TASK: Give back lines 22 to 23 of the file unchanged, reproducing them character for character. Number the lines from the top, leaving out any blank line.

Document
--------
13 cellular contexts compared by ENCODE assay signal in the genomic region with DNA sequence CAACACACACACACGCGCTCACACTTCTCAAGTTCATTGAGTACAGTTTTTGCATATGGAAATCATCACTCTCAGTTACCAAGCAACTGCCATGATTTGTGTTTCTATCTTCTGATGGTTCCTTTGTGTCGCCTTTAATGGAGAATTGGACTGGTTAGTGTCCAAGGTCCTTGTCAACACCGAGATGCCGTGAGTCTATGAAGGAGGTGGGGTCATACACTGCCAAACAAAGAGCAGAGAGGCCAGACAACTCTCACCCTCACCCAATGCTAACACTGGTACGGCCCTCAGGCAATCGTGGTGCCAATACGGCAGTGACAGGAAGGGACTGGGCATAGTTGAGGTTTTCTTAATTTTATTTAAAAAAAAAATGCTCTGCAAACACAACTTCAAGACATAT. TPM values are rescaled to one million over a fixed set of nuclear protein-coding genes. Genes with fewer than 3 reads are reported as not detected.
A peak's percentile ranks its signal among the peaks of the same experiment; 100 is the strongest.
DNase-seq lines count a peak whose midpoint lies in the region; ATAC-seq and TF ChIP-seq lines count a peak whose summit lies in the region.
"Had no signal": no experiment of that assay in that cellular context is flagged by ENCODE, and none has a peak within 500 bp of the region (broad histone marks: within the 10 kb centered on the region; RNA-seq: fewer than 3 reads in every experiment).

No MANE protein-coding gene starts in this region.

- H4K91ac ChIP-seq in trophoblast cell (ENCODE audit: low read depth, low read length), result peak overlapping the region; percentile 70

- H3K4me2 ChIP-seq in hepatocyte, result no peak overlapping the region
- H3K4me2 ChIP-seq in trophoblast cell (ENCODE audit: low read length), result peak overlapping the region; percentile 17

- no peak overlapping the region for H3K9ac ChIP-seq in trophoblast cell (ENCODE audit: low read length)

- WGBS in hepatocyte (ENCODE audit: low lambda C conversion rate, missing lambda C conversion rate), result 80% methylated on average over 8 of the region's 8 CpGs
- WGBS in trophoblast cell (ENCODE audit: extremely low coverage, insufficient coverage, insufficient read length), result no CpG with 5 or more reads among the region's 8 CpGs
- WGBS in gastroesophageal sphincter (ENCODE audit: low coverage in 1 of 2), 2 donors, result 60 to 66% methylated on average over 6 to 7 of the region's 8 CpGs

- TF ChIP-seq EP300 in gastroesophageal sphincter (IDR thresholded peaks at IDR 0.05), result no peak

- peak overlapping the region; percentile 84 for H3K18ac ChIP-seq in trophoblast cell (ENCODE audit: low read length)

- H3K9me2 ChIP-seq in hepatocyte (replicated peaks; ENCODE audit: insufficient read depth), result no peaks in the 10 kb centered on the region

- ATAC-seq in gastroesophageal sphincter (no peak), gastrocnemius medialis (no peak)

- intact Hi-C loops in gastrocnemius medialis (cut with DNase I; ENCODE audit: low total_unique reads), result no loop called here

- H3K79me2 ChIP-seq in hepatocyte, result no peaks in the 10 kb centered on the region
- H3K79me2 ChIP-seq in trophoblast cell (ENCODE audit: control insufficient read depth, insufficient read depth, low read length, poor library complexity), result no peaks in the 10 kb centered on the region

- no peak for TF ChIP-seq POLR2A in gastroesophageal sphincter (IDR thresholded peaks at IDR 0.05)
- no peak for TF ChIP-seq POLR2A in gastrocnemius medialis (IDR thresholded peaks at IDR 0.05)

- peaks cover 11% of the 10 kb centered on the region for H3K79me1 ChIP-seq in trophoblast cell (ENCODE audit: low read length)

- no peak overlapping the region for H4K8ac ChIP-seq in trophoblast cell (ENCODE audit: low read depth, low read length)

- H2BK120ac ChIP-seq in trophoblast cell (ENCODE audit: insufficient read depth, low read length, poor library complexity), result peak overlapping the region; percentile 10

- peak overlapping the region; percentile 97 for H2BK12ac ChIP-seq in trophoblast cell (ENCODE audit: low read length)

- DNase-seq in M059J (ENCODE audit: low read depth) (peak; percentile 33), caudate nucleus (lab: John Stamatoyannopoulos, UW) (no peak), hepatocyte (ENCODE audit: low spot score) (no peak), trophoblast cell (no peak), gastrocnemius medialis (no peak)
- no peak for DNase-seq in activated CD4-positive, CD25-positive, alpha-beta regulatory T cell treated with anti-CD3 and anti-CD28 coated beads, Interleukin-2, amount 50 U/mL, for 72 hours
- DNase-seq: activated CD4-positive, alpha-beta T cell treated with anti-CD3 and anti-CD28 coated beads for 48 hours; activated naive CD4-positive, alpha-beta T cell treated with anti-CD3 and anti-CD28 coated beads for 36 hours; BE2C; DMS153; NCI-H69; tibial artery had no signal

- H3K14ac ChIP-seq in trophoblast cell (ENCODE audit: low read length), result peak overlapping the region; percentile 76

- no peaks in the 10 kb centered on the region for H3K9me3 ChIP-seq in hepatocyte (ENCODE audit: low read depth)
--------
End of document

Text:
- peaks cover 11% of the 10 kb centered on the region for H3K79me1 ChIP-seq in trophoblast cell (ENCODE audit: low read length)

- no peak overlapping the region for H4K8ac ChIP-seq in trophoblast cell (ENCODE audit: low read depth, low read length)